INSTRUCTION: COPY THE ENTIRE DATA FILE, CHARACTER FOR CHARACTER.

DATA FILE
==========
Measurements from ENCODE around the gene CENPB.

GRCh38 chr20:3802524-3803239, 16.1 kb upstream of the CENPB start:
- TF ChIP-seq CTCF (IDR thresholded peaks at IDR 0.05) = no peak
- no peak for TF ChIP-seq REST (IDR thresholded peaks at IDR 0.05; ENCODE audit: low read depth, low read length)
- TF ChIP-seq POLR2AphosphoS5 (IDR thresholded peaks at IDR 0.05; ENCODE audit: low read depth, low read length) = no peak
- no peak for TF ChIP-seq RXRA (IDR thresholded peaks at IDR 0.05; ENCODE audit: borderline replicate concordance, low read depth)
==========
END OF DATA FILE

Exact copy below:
Measurements from ENCODE around the gene CENPB.

GRCh38 chr20:3802524-3803239, 16.1 kb upstream of the CENPB start:
- TF ChIP-seq CTCF (IDR thresholded peaks at IDR 0.05) = no peak
- no peak for TF ChIP-seq REST (IDR thresholded peaks at IDR 0.05; ENCODE audit: low read depth, low read length)
- TF ChIP-seq POLR2AphosphoS5 (IDR thresholded peaks at IDR 0.05; ENCODE audit: low read depth, low read length) = no peak
- no peak for TF ChIP-seq RXRA (IDR thresholded peaks at IDR 0.05; ENCODE audit: borderline replicate concordance, low read depth)